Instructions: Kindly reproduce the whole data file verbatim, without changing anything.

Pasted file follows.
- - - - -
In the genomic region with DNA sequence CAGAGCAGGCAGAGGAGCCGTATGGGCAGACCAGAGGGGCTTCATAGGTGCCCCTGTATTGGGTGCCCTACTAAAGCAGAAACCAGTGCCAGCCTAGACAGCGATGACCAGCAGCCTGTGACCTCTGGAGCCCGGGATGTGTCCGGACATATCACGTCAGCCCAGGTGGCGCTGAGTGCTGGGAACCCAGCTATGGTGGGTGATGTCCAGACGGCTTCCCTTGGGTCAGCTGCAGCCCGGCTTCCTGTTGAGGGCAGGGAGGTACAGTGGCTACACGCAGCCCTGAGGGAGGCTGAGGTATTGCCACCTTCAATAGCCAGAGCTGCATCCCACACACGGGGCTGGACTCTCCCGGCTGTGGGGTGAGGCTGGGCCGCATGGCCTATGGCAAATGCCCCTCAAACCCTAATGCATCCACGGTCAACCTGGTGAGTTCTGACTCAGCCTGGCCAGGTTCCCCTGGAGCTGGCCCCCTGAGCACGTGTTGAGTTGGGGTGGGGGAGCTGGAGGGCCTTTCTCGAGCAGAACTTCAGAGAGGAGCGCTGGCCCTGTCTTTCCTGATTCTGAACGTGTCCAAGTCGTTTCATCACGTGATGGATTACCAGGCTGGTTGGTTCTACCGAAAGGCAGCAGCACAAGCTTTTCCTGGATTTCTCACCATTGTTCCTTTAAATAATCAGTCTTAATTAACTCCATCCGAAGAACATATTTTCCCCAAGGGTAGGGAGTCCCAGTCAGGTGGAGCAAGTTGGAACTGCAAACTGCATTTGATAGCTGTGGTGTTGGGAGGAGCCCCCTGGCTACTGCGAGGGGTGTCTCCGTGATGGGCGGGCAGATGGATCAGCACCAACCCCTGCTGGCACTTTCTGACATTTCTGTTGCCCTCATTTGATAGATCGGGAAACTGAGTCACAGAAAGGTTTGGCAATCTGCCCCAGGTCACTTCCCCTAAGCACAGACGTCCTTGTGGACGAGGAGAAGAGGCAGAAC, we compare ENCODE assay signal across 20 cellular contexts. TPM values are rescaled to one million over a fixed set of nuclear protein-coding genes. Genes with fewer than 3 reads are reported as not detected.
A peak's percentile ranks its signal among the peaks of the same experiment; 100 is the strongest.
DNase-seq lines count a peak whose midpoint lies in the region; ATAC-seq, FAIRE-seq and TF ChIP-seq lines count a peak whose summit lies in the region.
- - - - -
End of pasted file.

In the genomic region with DNA sequence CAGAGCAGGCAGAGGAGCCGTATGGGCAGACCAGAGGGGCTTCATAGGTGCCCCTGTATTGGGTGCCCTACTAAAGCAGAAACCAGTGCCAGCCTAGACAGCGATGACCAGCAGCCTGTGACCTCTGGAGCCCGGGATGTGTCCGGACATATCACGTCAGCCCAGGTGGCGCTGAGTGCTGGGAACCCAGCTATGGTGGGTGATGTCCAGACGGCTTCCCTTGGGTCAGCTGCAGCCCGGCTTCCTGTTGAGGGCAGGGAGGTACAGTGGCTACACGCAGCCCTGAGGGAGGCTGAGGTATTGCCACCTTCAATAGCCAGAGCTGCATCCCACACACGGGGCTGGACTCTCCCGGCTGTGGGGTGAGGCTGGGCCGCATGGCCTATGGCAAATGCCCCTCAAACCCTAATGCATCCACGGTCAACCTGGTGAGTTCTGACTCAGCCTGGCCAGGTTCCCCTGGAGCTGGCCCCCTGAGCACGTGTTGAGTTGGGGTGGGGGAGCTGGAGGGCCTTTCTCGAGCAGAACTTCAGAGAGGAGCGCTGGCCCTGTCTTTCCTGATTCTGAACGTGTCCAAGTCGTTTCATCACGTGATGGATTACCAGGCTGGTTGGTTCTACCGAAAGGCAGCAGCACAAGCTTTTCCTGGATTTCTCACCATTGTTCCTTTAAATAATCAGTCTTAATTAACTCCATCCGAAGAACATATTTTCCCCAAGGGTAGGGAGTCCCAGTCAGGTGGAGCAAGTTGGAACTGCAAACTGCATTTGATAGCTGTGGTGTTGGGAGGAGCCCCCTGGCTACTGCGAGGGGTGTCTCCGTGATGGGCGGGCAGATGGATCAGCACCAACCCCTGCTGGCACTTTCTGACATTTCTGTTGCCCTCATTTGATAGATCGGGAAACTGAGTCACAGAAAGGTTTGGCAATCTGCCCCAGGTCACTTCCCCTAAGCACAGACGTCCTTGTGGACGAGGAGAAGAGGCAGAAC, we compare ENCODE assay signal across 20 cellular contexts. TPM values are rescaled to one million over a fixed set of nuclear protein-coding genes. Genes with fewer than 3 reads are reported as not detected.
A peak's percentile ranks its signal among the peaks of the same experiment; 100 is the strongest.
DNase-seq lines count a peak whose midpoint lies in the region; ATAC-seq, FAIRE-seq and TF ChIP-seq lines count a peak whose summit lies in the region.